- NB: ArkhamDB now incorporates errata from the Arkham Horror FAQ in its card text, so the ArkhamDB text and the card image above differ, as the ArkhamDB text has been edited to contain this erratum (updated August 2022): Erratum: The last line of this card's Forced effects should read: "... set them aside, out of play" instead of "remove them from the game." - FAQ, v.2.0, August 2022
Item. Tome. Occult.
Limit 1 per deck.
Forced - After Occult Lexicon enters play: Search your bonded cards for 3 copies of Blood-Rite. Add 1 to your hand and shuffle the other 2 into your deck. When Occult Lexicon leaves play, find each of those copies of Blood-Rite (even if they are out of play) and set them aside, out of play.
I've seen players comment on their experience with playing Occult Lexicon a few times during a scenario. Based on my understanding of the card, that's not possible.
Bonded cards have this ruling:
New Keyword: Bonded. If your deck contains a card which summons one or more bonded cards, those bonded cards should be set aside at the start of each game.
- Before scenario, set aside 3x copies of Blood-Rite into a pile.
- During scenario, play Occult Lexicon. You fetch the 3x copies of Blood-Rite from the set aside pile of bonded cards.
- You play another hand asset over-top of Occult Lexicon. Lexicon goes to the discard, and all 3 copies of Blood-Rite are removed from the game.
- Later in the scenario, you replay Occult Lexicon. The Blood-Rite cards have been removed from the game; they are not considered to be amongst your set-aside pile of bonded cards.
This works well with Ancient Stone: Knowledge of the Elders. If you have the Stone out and 2 resources on hand, playing Blood-Rite creates 2-4 testless damage to any enemy at your location, no matter if it’s engaged with you, engaged with another investigator, or aloof. When you use it for 4 damage, you only lose 2 secrets from your stone, keeping more for later use. You could possibly have multiple copies of Blood-Rite in hand, setting up massive guaranteed damage, even against the toughest enemies in the game. Powerful combination, but it takes both hands!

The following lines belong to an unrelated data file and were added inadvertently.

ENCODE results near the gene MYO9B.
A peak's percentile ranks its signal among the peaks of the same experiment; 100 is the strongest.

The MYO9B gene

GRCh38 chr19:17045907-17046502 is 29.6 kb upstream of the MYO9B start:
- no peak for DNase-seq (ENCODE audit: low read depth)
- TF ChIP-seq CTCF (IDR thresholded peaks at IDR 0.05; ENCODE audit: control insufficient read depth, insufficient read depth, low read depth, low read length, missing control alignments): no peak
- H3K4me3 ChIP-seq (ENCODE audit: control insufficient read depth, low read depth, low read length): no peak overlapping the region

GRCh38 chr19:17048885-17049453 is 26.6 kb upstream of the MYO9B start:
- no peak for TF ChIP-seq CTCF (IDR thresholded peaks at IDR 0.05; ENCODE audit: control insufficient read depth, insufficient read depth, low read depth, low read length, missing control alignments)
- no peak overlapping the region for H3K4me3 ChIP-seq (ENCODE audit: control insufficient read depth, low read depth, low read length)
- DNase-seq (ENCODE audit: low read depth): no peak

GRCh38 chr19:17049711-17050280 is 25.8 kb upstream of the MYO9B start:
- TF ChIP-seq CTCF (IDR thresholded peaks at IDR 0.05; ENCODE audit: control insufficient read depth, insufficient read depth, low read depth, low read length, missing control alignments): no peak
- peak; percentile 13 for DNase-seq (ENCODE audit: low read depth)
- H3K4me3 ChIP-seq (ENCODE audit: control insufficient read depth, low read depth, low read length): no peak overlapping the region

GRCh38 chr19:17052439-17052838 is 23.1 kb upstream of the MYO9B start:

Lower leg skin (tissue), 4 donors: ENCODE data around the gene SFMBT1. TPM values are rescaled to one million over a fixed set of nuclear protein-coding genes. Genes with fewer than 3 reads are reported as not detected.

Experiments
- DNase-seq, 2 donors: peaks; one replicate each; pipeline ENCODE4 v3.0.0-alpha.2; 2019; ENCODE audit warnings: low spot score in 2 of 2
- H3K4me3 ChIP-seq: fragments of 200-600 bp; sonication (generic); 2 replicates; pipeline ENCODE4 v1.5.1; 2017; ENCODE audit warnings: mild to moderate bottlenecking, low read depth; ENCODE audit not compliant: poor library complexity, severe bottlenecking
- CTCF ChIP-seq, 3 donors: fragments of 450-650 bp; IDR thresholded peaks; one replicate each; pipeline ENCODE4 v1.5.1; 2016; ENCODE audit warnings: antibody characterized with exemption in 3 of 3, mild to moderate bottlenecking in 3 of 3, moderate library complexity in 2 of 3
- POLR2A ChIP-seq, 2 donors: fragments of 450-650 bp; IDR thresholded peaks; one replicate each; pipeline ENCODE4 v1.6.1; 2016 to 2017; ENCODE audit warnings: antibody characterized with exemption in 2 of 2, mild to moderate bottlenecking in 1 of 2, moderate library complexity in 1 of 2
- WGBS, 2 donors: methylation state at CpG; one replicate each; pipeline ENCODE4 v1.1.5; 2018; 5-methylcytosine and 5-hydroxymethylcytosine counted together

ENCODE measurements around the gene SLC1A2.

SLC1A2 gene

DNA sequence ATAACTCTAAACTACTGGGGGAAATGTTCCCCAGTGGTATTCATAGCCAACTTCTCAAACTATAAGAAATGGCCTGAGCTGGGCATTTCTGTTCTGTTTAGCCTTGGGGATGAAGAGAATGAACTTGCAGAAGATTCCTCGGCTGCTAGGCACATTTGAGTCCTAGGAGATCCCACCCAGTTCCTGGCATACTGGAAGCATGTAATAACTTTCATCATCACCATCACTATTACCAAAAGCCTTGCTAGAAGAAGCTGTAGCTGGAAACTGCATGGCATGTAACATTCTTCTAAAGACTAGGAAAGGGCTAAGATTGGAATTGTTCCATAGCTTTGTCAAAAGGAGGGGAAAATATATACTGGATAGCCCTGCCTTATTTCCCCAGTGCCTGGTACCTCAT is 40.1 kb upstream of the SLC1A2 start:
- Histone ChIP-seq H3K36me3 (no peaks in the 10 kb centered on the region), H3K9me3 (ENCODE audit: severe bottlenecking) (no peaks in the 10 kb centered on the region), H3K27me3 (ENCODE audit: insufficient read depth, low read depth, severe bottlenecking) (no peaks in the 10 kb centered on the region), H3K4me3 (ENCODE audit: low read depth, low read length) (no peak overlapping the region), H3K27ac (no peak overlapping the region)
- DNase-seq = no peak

I think it’s worth mentioning that this (along with Hallowed Mirror) are Occult cards, meaning they can be taken by your favorite shaman and mine, Akachi Onyele! Blood-Rite is pretty versatile, the full suite netting you 6 cards over 4 actions (if you value such strict mathematical breakdowns) and can let you pitch cards you don’t need for resources that you probably do and some damage pings to boot.
Not saying it’s an automatic include or anything, but I think it’s got some good applications in her deck.
I do not like Occult Lexicon; it's not a bad card in any way, just the first four words in the text complicate matters significantly: "limit one per deck":
Given how long scenarios typically last, and the punitive aspect of weaknesses that punish over-drawing, Arkham Horror LCG tends to leave a sizeable stack of cards left in your deck by the time a scenario ends, where even cards you've included two copies of have a chance of not showing up for any one scenario. This makes single copies in your deck very unreliable, and depending on them showing up early is ill-advised.
And Occult Lexicon value depreciates significantly the further into the game you draw it. After playing only one copy of Blood-Rite, you've broken even in terms of tempo: one action to play Occult Lexicon and one action to play one copy of Blood-Rite nets you two cards, two resources, two damage, or any combination thereof in two actions, what you would've gotten with basic actions. To get a return on investment, you need to draw one specific card, play it, play the other card that just entered your hand, wait till you draw one of the two remaining copies of that card, and then play a third card; a feat made unlikely to occur often with the deck limit.
You could always tutor Occult Lexicon out, there's Backpack and Research Librarian for that, but I advise against it, as it compounds the slow nature of Occult Lexicon. Now instead of spending two actions to get something back, you're spending three. Tutors are much better spent on impactful cards that you would be willing to spend two actions to have now rather than one later (or one and zero respectively it the card is fast). Occult Lexicon enriches your deck with better than average cards with high flexibilty; it's immediate impact is lacking.
Now despite all that, there's one sterling example of when Occult Lexicon might very well be an auto-include; in a Marie Lambeau deck. Marie wants spell assets or non-fast spell events to make use of her special ability, and Occult Lexicon enriches her deck with not just above-average cards, but above average spell events, eliminating their slow nature somewhat as they might as well be fast cards when played with her additional action. In addition, Hallowed Mirror works exactly the same as Occult Lexicon in this regard (and Marie can take both, as the're both lvl0 occult cards), with their respective spells being all-purpose enough that you're happy with drawing either. With that in mind, you can treat Occult Lexicon and Hallowed Mirror as a pair of a single card, just like any other card that you can include two copies of, which eliminates the other downside of those cards.